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“In a time of universal deceit, telling
the truth is a revolutionary act.”
 Attributed to George Orwell (1903-1950)
British writer and journalist


The sugar market in NY closed out the week pretty much unchanged for the two first maturities – October/2020 at 12.63 cents per pound and March/2020 at 13.25 cents per pound. The real was what made the difference when it devalued by about 4% in the week against the dollar, improving prices by about 65 real per ton for 2020/2021, R$58 per ton for 2021/2022 and R$44 per ton for 2022/2023.

The drop in the value of the real made the future contracts with longer maturities experience a drop of almost two dollars per ton for the 2021/2022 harvest and about 4-5 dollars per ton for the 2022/2023 harvest. The price curve in NY is clearly descending and skewed due to the real.

The values in real per ton now obtained by the mills in sugar pricing for the 2022/2023 harvest due to a possible appreciation of the Brazilian currency, following the curve of the Focus bulletin, would only have same value in real per ton – keeping everything else unchanged – if NY went up 120 points. Not fixing prices now can be a huge mistake for the mills.  

For the prices in real per ton now obtained to be seen as bad, the market would need to go through a perfect storm that would push the sugar price in NY to much higher levels, that is, exogenous factors that are beyond our scope right now and that we cannot protect ourselves from. So, if the current values of the 2022/2923 harvest – R$1.450 Santos FOB on average adjusted to present value – are disturbing, it’s worth buying an out-of-the-money call to protect from a possible sharp market rise and also, even more importantly, as cash flow hedge for possible margin calls.

It’s worth noting once more that in 2010, in the week of the sugar gala dinner in NY, the market hit 13 cents per pound and many guests heard from renowned gurus that the market was clearly moving toward 10 cents per pound. Just seven weeks later, it was at 18.40 cents per pound. And it doubled in price (26.33 cents per pound) before it hit 100 sessions after the dinner.

But many readers will say that the picture is pretty different now. The dollar was just at R$1.7500 (when many mills took out huge loans in dollars, but this is another story). The values in real per ton obtained by the mills were hardly reaching R$1,000 per ton, but actually, this period represents the highest level (in adjusted values by the IGPM – General Market Price Index) ever seen this century.

At current price levels it makes sense for India to see an excellent opportunity to unload its sugar on the foreign market. The lowest price in that country after deducting the export subsidy is about 12.50-13.00 cents per pound.

The position of the principals released today by the CFTC shows that the non-indexed funds were long by 148,308 lots, an increase of 54,043 lots in a week. The numbers are based on Tuesday’s position.

I have a bearish view on this position of the funds, because they added 54,000 lots to their purchases to move the market just 77 points (the two previous Tuesdays’ closings). This represents 35,000 tons to move a little point! The question is: when they decide to get out of the position (selling) or roll over the position, who will give them liquidity buying sugar in the midst of a pandemic, dwindling economy, and shrinking consumption? There is a lot to think about that. Four weeks ago, we said that in our opinion the position of the funds is vulnerable. Now, we think that it is fragile. The producers in Brazil and Central America are thankful and must have taken advantage of the recent high prices.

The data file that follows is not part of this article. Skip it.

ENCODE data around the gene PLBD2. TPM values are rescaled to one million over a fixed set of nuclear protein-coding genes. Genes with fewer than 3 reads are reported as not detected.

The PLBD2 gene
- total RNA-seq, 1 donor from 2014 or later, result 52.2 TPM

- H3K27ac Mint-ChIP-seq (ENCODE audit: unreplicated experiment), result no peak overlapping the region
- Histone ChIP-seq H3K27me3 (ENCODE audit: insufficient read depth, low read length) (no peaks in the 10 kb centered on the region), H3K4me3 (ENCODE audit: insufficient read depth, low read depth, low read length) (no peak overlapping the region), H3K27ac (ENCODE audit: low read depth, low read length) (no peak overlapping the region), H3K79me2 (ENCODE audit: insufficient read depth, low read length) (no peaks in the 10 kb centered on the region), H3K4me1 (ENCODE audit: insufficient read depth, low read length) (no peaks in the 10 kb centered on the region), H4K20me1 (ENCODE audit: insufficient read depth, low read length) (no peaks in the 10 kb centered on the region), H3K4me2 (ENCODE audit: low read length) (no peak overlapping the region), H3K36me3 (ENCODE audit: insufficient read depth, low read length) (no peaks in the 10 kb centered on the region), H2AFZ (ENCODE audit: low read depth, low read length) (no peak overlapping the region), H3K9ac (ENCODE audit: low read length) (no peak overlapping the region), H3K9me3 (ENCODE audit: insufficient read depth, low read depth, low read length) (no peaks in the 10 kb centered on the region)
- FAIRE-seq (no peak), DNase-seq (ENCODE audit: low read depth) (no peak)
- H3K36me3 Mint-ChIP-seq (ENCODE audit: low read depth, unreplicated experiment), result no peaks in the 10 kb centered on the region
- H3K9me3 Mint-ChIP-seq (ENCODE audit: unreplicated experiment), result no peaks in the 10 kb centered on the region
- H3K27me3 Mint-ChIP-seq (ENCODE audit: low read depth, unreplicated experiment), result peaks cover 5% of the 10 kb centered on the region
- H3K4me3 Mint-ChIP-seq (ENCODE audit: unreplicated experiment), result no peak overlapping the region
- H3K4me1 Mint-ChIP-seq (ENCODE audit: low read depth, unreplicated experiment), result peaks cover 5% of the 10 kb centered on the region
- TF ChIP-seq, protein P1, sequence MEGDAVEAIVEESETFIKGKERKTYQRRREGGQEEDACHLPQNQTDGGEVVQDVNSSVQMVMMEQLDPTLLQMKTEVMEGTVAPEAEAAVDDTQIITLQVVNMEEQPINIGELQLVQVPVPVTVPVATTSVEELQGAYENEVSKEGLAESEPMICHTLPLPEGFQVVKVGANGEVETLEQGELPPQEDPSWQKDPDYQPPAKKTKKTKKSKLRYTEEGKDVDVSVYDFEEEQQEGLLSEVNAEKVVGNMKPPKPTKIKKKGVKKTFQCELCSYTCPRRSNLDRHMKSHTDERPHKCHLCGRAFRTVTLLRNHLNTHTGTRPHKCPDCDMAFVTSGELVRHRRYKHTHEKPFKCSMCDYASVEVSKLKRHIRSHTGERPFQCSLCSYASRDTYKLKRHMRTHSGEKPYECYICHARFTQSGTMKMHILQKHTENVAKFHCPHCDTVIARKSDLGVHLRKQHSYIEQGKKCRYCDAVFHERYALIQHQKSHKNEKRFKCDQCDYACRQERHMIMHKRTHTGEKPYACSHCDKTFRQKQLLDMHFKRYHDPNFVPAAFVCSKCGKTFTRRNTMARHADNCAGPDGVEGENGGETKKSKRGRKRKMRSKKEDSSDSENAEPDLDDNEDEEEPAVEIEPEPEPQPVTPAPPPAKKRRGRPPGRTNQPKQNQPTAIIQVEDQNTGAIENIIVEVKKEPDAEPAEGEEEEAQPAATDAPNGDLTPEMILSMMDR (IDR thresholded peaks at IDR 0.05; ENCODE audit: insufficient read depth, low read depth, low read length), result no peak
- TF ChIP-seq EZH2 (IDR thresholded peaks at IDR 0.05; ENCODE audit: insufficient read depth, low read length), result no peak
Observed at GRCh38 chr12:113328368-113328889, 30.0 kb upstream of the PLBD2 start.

Life is not easy for the commodity companies. In less than a month the news agencies announced that two large banks of world access have stopped new commercial financing involving commodities. The trend has been for banks to just stop operating with commodities closing their trading desks. This is a crisis that has been dragging on for more than two decades. On the sugar market, for instance, we can list at least 20 trading companies that traded the commodity, buying sugar from mills in the Center-South, in the second half of the 1990’s. Today, this number has been reduced by at least 2/3.

Sugar is a product that is traded in large volumes, needs logistical efficiency, demands capital intensive which usually finances the two ends (buyer and seller, mill and refinery), demands close attention to spreads traded on the futures market, requires careful fundamentalist analysis and a skilled team with market intelligence to help with the management of the basis and directional book. Not to mention the creativity and preparation of the derivatives required by the clients and the risk management of the Greeks (delta, gamma, volatility). Too much work for slim margins.

On the other side, looking at all this, are the bank commodity desks that frown on the size of the risk of their clients’ operation in their numerous and sophisticated tentacles, and question themselves whether it’s worth lending money under this scenario of continuous risk. The Darwinian evolution is/was present on the commodity market in Brazil and many companies (trading companies, coffee exporters, mills, processors, among others) are going to be/were left behind. It’s an ongoing process.

Registrations for the online and live 34th Intensive Course on Futures, Options and Derivatives – Agricultural Commodities are open. Classes will be held in the first two weeks of September. Click on for further information. Spots are limited and you can pay in up to 10 installments.

Have a nice weekend everybody.


Arnaldo Luiz Corrêa

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Receives weekly comments from the market